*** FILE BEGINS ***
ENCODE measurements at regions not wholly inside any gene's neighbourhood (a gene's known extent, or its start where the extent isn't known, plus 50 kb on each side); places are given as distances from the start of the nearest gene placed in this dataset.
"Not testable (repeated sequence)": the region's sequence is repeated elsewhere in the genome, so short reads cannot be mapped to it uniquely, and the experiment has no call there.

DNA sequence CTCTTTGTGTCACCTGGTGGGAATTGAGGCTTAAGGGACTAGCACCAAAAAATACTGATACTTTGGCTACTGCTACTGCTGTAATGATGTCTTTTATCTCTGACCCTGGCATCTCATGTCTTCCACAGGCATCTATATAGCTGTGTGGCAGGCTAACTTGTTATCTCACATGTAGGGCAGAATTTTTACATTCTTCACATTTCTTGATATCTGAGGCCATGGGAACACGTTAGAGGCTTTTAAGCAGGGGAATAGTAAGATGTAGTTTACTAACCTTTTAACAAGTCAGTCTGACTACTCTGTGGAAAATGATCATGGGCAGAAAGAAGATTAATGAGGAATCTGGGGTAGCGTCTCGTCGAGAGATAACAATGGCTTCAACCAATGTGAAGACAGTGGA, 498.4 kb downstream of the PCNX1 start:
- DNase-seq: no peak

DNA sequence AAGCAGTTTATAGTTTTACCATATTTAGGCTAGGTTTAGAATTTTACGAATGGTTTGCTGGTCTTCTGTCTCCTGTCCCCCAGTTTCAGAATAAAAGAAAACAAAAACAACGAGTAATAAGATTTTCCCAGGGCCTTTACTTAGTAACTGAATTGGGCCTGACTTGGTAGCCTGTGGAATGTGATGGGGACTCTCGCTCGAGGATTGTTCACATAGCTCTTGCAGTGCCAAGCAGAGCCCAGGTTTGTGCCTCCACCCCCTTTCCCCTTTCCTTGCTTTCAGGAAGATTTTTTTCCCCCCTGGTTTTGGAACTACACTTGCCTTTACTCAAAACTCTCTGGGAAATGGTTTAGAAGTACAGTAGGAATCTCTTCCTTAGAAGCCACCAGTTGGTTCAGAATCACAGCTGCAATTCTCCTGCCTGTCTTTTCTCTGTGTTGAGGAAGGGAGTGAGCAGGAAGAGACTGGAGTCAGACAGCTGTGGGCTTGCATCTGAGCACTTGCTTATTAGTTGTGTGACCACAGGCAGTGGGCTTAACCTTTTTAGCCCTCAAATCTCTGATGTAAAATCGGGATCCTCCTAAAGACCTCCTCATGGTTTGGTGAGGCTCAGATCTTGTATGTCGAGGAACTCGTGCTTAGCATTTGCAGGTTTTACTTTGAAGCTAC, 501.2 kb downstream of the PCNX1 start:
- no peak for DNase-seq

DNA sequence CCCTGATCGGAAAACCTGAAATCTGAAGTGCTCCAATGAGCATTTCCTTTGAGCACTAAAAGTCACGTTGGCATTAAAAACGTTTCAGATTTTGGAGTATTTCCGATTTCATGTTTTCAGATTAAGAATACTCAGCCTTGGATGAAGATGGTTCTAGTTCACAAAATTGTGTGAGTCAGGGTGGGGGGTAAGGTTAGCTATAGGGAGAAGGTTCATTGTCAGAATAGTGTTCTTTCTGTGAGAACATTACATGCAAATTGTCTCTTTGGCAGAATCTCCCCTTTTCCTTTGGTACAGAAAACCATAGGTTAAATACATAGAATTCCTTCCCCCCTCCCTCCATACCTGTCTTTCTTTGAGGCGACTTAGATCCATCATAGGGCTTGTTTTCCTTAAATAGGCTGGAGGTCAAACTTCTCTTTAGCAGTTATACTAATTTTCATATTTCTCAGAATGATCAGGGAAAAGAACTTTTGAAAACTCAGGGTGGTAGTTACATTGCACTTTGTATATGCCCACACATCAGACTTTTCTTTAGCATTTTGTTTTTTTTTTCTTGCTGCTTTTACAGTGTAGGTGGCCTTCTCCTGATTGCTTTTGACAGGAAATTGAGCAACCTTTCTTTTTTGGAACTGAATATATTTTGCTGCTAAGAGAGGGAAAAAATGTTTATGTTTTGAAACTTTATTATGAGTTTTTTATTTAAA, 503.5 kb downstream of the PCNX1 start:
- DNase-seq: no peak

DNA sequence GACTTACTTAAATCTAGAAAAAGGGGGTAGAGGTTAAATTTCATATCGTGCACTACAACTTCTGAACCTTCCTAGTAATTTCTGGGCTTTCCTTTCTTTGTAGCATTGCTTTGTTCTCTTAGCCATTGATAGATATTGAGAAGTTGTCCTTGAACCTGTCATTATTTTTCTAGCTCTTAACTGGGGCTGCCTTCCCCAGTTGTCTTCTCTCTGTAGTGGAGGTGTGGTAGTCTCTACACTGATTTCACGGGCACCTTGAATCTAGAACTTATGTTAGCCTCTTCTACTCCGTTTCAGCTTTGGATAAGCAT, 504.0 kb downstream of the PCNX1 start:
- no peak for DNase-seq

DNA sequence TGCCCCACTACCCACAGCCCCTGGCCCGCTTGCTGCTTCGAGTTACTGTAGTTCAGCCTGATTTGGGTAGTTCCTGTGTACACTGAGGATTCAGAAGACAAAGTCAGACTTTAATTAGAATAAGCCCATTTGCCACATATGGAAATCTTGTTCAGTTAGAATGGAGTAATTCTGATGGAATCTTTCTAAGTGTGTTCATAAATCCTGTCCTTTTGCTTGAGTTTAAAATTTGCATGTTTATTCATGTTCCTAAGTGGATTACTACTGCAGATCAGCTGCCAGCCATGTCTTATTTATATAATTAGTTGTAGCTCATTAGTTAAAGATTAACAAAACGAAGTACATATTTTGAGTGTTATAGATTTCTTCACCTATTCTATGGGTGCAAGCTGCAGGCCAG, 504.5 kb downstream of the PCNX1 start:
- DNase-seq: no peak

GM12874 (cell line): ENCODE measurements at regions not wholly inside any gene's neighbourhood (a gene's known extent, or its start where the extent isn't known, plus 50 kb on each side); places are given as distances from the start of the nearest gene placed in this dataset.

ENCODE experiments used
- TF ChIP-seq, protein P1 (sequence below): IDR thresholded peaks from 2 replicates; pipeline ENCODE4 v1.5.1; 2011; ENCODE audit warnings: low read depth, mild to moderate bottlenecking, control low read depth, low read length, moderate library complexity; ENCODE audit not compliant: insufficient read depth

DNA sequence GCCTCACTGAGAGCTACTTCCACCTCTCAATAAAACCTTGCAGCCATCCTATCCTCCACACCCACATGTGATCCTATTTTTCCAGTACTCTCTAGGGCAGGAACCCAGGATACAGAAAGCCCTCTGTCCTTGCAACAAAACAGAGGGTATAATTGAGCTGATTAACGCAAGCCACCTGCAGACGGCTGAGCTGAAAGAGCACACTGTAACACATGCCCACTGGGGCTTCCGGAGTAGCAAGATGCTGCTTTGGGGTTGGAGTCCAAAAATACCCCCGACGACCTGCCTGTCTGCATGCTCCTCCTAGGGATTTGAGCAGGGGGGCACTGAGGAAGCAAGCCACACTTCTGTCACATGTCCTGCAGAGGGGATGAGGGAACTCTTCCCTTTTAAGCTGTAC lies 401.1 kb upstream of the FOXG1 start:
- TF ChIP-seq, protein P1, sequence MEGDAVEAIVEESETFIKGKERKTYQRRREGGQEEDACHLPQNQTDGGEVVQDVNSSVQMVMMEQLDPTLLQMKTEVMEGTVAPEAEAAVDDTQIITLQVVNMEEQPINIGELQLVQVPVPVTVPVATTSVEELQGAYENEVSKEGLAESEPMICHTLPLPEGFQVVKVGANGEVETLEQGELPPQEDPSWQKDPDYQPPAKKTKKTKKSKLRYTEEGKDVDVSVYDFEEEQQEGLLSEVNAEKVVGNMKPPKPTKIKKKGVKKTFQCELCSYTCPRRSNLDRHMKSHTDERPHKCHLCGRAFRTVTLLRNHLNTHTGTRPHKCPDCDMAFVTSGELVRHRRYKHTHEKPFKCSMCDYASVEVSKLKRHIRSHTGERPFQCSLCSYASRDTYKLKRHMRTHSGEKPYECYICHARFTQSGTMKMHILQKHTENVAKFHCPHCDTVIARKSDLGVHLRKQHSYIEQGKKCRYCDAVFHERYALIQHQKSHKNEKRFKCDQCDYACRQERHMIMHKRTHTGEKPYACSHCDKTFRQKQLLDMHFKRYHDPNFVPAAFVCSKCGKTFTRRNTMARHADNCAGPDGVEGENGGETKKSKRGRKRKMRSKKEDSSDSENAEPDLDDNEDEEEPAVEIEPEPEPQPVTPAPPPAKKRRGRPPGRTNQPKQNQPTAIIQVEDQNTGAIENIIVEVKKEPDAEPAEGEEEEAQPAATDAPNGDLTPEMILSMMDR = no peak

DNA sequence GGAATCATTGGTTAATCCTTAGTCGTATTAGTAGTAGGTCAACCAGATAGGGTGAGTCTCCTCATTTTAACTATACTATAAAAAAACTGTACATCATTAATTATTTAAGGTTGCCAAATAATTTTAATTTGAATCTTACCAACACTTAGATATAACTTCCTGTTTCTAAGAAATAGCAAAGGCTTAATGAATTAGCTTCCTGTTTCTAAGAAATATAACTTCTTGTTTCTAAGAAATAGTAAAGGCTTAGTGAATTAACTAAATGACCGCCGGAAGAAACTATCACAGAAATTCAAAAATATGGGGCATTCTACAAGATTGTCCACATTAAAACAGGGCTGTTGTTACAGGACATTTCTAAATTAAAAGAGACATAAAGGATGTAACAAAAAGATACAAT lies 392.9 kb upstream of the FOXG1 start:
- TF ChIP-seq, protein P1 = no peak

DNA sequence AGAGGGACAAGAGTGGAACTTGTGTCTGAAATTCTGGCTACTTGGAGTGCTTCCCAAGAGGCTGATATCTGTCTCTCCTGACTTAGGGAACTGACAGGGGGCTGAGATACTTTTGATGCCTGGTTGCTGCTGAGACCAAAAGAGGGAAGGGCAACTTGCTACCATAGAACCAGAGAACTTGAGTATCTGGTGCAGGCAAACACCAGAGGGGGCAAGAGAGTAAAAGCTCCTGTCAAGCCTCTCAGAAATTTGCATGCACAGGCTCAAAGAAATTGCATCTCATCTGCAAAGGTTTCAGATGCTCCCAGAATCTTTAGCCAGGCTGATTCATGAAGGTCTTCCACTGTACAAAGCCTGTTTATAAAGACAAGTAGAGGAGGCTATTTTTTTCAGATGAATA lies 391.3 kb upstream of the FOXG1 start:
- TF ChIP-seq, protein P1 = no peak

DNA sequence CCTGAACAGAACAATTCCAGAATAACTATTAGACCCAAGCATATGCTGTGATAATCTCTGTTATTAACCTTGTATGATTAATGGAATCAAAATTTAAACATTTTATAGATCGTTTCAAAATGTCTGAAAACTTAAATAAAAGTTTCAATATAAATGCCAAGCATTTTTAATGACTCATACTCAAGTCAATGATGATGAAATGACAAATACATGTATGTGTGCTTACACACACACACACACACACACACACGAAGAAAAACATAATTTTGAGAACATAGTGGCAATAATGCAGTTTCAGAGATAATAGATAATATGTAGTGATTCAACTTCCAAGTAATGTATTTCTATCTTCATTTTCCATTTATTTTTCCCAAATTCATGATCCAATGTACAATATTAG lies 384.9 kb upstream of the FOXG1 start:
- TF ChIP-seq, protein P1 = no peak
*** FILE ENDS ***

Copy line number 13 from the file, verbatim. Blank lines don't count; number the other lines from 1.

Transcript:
GM12874 (cell line): ENCODE measurements at regions not wholly inside any gene's neighbourhood (a gene's known extent, or its start where the extent isn't known, plus 50 kb on each side); places are given as distances from the start of the nearest gene placed in this dataset.